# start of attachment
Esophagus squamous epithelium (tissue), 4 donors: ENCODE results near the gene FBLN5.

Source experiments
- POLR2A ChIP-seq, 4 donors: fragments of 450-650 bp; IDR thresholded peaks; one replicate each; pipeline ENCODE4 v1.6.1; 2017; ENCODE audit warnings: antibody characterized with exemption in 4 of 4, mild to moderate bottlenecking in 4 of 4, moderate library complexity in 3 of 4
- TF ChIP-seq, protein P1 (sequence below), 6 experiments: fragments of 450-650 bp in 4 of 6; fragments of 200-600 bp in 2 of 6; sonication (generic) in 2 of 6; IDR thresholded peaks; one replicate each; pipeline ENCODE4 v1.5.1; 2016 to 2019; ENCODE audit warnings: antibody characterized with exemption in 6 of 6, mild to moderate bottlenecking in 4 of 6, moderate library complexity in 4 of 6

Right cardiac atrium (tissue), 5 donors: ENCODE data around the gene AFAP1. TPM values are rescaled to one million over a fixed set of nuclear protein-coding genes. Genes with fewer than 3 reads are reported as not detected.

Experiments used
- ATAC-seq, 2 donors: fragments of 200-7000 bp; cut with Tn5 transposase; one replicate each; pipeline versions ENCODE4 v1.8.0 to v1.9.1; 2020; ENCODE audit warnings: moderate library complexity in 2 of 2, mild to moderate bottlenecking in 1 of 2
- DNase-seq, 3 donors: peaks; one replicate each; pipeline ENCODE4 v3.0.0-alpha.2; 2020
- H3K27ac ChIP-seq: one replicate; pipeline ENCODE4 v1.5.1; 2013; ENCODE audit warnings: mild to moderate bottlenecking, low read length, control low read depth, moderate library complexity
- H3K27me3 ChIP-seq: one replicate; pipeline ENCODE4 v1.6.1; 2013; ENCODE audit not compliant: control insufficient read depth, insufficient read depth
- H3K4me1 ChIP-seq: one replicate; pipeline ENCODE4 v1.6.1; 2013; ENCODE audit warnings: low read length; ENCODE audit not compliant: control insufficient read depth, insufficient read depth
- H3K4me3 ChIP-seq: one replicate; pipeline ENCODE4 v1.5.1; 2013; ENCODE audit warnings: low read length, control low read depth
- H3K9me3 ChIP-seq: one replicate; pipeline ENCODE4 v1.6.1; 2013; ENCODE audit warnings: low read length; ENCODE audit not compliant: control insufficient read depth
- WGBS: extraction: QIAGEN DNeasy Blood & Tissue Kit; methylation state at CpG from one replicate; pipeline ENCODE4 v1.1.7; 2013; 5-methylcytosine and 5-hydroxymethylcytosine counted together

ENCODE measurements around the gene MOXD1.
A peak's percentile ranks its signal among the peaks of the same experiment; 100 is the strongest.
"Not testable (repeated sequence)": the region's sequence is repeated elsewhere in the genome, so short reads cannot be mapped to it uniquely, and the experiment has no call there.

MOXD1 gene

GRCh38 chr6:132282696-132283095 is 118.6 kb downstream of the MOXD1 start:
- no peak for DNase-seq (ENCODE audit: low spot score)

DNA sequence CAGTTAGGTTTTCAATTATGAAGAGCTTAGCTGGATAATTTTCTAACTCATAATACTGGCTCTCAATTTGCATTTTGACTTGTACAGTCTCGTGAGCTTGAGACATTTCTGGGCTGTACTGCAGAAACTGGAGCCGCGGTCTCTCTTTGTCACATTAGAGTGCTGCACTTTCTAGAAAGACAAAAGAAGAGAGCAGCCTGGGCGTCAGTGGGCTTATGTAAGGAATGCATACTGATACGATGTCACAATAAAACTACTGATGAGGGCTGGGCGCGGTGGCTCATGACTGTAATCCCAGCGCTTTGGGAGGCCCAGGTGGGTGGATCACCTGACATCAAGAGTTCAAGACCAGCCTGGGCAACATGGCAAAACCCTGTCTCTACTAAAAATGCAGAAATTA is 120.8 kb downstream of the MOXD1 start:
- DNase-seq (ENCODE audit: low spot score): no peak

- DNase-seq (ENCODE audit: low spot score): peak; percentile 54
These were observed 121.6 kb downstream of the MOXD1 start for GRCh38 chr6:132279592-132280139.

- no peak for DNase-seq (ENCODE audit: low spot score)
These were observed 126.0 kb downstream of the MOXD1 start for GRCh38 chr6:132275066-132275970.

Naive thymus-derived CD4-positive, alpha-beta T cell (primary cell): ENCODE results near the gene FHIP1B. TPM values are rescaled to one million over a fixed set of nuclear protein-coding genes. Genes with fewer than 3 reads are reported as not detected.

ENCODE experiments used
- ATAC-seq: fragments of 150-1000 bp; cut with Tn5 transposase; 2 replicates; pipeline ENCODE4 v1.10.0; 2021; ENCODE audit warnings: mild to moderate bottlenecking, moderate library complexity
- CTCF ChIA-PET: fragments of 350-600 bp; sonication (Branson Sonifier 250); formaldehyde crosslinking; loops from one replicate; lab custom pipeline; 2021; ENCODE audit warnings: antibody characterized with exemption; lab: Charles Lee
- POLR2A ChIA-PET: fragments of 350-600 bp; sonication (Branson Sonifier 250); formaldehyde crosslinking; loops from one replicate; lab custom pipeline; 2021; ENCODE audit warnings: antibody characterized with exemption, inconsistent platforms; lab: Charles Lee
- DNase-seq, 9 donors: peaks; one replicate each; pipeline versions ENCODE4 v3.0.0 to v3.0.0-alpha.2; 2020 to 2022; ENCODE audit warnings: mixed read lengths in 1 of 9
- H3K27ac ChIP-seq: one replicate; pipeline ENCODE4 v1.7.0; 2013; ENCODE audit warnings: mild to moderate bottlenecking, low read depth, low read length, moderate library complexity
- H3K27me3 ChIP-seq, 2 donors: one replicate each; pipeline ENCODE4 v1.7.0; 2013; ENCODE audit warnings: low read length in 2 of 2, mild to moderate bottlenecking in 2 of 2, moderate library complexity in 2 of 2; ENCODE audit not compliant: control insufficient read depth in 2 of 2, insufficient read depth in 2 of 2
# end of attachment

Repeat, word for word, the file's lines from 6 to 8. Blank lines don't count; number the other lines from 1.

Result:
Experiments used
- ATAC-seq, 2 donors: fragments of 200-7000 bp; cut with Tn5 transposase; one replicate each; pipeline versions ENCODE4 v1.8.0 to v1.9.1; 2020; ENCODE audit warnings: moderate library complexity in 2 of 2, mild to moderate bottlenecking in 1 of 2
- DNase-seq, 3 donors: peaks; one replicate each; pipeline ENCODE4 v3.0.0-alpha.2; 2020